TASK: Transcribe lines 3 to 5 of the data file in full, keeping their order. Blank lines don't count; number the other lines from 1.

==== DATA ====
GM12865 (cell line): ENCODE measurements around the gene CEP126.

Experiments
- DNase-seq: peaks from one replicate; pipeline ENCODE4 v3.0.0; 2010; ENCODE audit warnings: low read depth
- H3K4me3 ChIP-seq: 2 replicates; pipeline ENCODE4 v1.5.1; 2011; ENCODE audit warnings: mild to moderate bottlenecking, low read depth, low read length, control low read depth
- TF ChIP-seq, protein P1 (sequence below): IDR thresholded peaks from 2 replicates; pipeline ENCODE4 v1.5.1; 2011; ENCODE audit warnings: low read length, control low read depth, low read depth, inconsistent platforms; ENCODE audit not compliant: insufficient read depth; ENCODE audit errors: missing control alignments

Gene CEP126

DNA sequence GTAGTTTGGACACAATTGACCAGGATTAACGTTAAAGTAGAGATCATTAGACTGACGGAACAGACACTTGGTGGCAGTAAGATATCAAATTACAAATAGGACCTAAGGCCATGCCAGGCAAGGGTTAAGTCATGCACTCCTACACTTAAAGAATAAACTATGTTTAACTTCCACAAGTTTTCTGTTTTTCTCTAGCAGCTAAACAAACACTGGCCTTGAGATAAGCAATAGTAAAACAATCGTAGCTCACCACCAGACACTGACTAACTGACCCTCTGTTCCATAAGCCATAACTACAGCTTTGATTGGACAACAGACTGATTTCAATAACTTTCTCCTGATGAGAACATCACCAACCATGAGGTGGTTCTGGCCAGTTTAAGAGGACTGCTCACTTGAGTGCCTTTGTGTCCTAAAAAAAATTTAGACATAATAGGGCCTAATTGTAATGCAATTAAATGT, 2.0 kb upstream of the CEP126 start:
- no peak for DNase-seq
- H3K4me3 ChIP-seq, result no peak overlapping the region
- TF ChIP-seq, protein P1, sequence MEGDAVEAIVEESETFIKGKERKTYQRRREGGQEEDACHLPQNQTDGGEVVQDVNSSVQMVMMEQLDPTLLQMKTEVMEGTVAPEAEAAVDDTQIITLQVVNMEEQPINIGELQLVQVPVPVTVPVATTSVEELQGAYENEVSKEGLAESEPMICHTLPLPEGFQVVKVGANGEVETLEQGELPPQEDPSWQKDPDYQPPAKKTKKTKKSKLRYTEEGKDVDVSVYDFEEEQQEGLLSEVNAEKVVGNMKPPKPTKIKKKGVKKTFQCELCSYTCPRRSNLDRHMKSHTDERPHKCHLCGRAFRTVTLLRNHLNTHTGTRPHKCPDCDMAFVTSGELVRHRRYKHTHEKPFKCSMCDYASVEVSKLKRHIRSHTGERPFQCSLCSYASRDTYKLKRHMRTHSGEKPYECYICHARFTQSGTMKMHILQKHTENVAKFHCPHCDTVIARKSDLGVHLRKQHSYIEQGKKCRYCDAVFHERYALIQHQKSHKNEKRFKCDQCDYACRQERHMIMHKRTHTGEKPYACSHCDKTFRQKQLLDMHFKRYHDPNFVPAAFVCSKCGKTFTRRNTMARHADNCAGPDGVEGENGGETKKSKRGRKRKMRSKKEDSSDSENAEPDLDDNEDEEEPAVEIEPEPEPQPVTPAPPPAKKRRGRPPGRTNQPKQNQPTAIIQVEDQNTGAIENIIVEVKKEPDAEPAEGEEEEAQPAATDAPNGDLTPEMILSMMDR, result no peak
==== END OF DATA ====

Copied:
- DNase-seq: peaks from one replicate; pipeline ENCODE4 v3.0.0; 2010; ENCODE audit warnings: low read depth
- H3K4me3 ChIP-seq: 2 replicates; pipeline ENCODE4 v1.5.1; 2011; ENCODE audit warnings: mild to moderate bottlenecking, low read depth, low read length, control low read depth
- TF ChIP-seq, protein P1 (sequence below): IDR thresholded peaks from 2 replicates; pipeline ENCODE4 v1.5.1; 2011; ENCODE audit warnings: low read length, control low read depth, low read depth, inconsistent platforms; ENCODE audit not compliant: insufficient read depth; ENCODE audit errors: missing control alignments